By now you should know why stimulus package or rescue plan is not the magic bullet that could solve any economic problems created by greedy top management. I’ve wrote four basic “for dummy” initiatives that a country could take in the event of or about to enter a recession. Announcing or launching stimulus or rather rescue plan involving billions or trillions of dollars is easy. You can even ask your grandma to announce it instead of Treasury Secretary Henry Paulson or Fed Chairman Ben Bernanke or President Bush for that matter. The best part was you don’t have to justify the figures and nobody asks how the U.S. economic experts arrived at the $700 billion bailout figure. Probably it was just a figure plucked from the sky, who knows.
If you’re a certified project manager in your own field you would understand that the success of a project depends very much on planning, project management and execution. That was why experienced project managers are in great demand. Well, this stimulus package announced by U.S. and later spread like wildfire to the rest of the world from European Union to Malaysia can be equate to a secured project. Now what you need to do is to have an experienced project manager to ensure the $700 billion taxpayer monies are spent wisely to achieve the objectives. You’re bound to face obstacles and probably discover new problems or challenges along the way. Just like a project over-run, stimulus package may need extra injections if the problem(s) was more serious (or locked inside closet on purpose) than first thought.
U.S. Treasury has pumped in more than $300 billion last month into 40 financial institutions including the risky American International Group Inc. (NYSE: AIG, stock) but it appears nothing has improves. Sadly ordinary people (inclusive of investors) are still pessimistic and wonder if the plan was working. At the moment only the banks were given the privilege to maul the meat while others were made to queue (and it’s getting longer). Even with Treasury latest plan not to buy toxic assets of banks the stock markets were not impressed as the writing is already on the wall that U.S. problems could only be solved with trillion(s) of dollars of rescue. Now the giant, Citigroup Inc. is speculated to be the next company to drop a bombshell. Citigroup’s stock has lost more than 60 percent of its value this year alone and the staffs’ morale is spectacularly low with 40,000 jobs confirmed to be cut with another 9,000 jobs to be axed at the next batch. If things do not improve, Citigroup planned to cut additional 88,000 jobs by end of 2009 to reduce the employee force to 264,000 from 352,000.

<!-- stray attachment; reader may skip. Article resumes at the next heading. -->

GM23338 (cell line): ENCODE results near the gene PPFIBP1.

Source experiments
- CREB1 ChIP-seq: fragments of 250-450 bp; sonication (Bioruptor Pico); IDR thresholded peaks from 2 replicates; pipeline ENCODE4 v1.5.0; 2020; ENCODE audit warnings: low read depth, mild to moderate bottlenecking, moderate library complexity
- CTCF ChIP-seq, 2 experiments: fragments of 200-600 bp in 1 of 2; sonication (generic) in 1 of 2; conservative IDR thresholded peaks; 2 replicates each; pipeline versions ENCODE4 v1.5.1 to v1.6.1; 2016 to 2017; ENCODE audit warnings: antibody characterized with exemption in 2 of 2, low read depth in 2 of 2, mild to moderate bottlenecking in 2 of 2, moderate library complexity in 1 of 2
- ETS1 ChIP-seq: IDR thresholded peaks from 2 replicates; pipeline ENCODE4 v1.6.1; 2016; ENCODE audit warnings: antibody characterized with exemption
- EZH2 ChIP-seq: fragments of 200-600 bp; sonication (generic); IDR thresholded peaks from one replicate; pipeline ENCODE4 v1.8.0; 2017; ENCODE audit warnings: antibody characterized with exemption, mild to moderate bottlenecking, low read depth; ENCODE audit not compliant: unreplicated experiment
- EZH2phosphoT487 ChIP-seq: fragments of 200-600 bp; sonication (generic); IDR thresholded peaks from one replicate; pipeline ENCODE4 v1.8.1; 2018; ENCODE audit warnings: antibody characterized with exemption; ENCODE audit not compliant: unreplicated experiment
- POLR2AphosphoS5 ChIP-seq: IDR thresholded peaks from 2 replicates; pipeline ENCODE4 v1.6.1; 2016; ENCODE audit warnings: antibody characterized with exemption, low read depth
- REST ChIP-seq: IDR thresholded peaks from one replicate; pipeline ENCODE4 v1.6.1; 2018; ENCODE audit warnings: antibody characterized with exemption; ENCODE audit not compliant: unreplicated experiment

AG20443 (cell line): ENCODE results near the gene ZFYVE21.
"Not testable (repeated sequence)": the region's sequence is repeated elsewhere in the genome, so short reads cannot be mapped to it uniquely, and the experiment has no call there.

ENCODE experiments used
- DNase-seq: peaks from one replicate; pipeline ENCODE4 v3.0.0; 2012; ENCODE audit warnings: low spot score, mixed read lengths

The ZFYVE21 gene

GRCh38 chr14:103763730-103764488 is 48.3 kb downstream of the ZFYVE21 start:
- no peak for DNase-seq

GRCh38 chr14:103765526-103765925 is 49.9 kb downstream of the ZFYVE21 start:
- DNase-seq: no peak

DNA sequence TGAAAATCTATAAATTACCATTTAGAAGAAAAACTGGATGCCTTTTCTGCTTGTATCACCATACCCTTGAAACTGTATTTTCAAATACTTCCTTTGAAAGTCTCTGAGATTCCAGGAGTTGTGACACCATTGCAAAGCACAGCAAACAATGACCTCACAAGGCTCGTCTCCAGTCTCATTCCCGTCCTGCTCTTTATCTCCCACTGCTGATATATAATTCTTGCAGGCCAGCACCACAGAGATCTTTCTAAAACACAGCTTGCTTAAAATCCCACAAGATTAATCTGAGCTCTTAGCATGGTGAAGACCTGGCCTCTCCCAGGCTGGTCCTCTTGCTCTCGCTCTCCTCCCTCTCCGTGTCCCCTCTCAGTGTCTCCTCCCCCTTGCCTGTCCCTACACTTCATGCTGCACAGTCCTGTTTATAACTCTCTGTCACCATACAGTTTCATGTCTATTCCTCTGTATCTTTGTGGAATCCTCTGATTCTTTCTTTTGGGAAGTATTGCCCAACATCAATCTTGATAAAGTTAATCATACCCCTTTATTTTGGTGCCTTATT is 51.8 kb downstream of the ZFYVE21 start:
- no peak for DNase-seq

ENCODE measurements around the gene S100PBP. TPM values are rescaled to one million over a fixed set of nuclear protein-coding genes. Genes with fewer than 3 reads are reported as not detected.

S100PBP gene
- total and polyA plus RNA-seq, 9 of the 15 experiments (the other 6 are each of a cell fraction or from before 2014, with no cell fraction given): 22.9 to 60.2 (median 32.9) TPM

We’re now seeing wild swing on the Wall Street’s DJIA almost on daily basis with three-digit gains or losses. Ready or not such wild party is expected to continue. Besides futures traders another group of people who are simply delighted with this newly found jewel is swing traders. Unlike the dot-com bubble’s burst that only affected mostly technology stocks, the current situation is worse simply because it involves the heartbeat of all economies – the financial sectors. So a fast recovery is out of the question, not to mention the slow pace of “actions” from U.S. and how clueless some countries are in tackling the issue. The effect of current crisis is taking its toll on technology stocks now. Sun Microsystems Inc. couldn’t take the heat anymore and is set to axe 5,000 to 6,000 which represent 15 to 18 percent of its workforce in order to save $700 to $800 million annually. Instead of struggling maybe Sun should just put the “For Sale” sign and let either Hewlett-Packard Co., IBM Corp., Fujitsu Ltd., or even EMC Corp to take it over. But it was Intel that slashed its fourth quarter outlook by a whopping $1 billion that set the ball-rolling, flagging its technology stocks turn to be slaughtered. Things need to get worse before it gets better.
Other Articles That May Interest You …
- Economic Uncertainties breed Denial Syndrome?
- It’s all about Stimulating the Right Way on the Right Part
- Let’s Close the Global Stock Markets, shall we?
- Panic again, $700 billion is insufficient to treat disease